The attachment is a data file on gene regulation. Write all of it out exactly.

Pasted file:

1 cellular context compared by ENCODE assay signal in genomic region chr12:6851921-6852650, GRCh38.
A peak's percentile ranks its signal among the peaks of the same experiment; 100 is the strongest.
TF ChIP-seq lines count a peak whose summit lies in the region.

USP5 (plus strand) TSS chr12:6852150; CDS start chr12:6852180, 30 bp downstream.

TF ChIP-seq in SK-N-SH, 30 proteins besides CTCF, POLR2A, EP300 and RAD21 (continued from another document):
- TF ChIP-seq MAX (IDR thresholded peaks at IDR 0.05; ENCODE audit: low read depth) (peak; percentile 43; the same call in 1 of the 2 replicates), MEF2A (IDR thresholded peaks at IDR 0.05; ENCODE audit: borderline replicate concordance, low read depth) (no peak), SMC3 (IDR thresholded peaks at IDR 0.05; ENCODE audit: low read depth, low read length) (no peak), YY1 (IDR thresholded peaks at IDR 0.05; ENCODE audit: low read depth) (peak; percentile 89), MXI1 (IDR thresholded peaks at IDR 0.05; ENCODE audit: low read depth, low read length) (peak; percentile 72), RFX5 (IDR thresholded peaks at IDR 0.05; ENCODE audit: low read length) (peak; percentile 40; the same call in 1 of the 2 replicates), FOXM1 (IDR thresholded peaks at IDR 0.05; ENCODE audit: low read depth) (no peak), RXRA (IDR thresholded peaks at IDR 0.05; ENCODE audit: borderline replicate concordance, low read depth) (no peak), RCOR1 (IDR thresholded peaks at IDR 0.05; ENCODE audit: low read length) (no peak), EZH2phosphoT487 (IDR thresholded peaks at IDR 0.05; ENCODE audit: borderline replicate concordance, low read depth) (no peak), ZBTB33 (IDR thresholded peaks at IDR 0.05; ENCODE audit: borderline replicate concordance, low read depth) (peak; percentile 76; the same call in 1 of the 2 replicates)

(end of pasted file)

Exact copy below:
1 cellular context compared by ENCODE assay signal in genomic region chr12:6851921-6852650, GRCh38.
A peak's percentile ranks its signal among the peaks of the same experiment; 100 is the strongest.
TF ChIP-seq lines count a peak whose summit lies in the region.

USP5 (plus strand) TSS chr12:6852150; CDS start chr12:6852180, 30 bp downstream.

TF ChIP-seq in SK-N-SH, 30 proteins besides CTCF, POLR2A, EP300 and RAD21 (continued from another document):
- TF ChIP-seq MAX (IDR thresholded peaks at IDR 0.05; ENCODE audit: low read depth) (peak; percentile 43; the same call in 1 of the 2 replicates), MEF2A (IDR thresholded peaks at IDR 0.05; ENCODE audit: borderline replicate concordance, low read depth) (no peak), SMC3 (IDR thresholded peaks at IDR 0.05; ENCODE audit: low read depth, low read length) (no peak), YY1 (IDR thresholded peaks at IDR 0.05; ENCODE audit: low read depth) (peak; percentile 89), MXI1 (IDR thresholded peaks at IDR 0.05; ENCODE audit: low read depth, low read length) (peak; percentile 72), RFX5 (IDR thresholded peaks at IDR 0.05; ENCODE audit: low read length) (peak; percentile 40; the same call in 1 of the 2 replicates), FOXM1 (IDR thresholded peaks at IDR 0.05; ENCODE audit: low read depth) (no peak), RXRA (IDR thresholded peaks at IDR 0.05; ENCODE audit: borderline replicate concordance, low read depth) (no peak), RCOR1 (IDR thresholded peaks at IDR 0.05; ENCODE audit: low read length) (no peak), EZH2phosphoT487 (IDR thresholded peaks at IDR 0.05; ENCODE audit: borderline replicate concordance, low read depth) (no peak), ZBTB33 (IDR thresholded peaks at IDR 0.05; ENCODE audit: borderline replicate concordance, low read depth) (peak; percentile 76; the same call in 1 of the 2 replicates)